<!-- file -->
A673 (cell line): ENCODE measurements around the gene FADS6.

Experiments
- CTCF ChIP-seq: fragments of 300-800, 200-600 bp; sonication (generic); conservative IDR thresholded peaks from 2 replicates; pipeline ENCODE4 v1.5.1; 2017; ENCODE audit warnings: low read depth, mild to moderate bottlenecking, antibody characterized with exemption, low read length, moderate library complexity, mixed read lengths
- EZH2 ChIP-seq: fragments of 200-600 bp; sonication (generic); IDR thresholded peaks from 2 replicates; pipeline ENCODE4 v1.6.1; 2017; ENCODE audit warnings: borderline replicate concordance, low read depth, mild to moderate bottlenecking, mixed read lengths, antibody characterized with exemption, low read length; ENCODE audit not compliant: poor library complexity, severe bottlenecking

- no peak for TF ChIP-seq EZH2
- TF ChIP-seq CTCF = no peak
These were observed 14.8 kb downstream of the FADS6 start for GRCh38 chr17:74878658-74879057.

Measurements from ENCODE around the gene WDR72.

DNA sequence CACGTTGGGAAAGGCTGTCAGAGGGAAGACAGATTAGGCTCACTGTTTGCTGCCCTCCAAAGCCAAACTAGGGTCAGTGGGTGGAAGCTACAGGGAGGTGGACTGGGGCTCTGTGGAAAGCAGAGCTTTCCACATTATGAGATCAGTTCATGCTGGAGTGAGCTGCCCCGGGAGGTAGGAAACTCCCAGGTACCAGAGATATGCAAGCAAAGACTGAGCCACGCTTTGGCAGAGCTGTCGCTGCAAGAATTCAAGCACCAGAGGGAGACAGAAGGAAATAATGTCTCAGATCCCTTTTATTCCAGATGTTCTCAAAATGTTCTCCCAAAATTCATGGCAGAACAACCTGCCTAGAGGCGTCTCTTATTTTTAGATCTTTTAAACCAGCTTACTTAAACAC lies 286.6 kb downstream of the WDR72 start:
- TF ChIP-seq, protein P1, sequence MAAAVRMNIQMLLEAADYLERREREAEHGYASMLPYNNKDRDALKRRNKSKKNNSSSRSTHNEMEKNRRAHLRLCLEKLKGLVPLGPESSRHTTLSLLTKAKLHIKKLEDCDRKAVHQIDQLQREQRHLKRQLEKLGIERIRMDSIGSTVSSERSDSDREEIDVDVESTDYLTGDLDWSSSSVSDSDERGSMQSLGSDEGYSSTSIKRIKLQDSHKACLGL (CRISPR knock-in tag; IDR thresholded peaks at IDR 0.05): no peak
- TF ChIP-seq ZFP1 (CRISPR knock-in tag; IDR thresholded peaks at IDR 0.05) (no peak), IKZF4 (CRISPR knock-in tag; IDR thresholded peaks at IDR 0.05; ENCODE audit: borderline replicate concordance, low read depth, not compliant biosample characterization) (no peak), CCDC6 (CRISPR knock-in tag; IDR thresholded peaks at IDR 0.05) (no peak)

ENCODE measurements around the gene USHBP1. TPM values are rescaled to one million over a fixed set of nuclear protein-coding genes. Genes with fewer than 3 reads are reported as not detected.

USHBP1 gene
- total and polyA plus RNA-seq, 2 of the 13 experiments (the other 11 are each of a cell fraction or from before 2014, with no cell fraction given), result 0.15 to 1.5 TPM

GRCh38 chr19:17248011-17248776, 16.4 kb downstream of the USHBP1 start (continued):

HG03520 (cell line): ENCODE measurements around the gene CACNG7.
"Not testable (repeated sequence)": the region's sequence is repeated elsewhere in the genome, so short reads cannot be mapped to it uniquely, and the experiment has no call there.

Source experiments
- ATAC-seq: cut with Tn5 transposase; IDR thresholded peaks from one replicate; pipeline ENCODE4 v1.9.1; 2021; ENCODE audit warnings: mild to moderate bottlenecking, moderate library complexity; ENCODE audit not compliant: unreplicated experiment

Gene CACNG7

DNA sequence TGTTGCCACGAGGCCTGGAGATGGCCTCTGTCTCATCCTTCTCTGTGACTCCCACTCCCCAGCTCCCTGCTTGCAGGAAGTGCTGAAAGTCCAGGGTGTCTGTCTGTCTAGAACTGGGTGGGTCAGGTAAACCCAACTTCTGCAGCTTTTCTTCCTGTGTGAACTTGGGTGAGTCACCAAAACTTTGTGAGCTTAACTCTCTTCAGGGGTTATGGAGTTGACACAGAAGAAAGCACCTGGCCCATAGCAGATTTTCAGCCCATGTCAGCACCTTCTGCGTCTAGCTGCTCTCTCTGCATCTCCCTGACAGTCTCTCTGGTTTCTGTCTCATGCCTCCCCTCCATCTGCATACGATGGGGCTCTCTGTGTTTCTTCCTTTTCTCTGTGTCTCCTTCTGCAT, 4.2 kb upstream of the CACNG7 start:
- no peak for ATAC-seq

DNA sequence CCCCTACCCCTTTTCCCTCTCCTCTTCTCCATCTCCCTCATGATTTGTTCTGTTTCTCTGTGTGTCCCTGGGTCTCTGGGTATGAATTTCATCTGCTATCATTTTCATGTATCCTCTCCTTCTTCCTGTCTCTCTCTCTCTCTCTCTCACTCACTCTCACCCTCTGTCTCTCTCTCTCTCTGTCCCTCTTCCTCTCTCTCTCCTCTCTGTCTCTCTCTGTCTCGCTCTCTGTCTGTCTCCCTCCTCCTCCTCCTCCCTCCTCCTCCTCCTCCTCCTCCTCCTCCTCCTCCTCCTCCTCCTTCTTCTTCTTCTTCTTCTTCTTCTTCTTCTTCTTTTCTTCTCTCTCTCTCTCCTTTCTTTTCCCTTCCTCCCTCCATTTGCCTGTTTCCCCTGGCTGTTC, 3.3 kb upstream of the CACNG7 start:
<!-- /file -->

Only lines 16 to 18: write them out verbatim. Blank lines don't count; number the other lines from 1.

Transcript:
HG03520 (cell line): ENCODE measurements around the gene CACNG7.
"Not testable (repeated sequence)": the region's sequence is repeated elsewhere in the genome, so short reads cannot be mapped to it uniquely, and the experiment has no call there.

Source experiments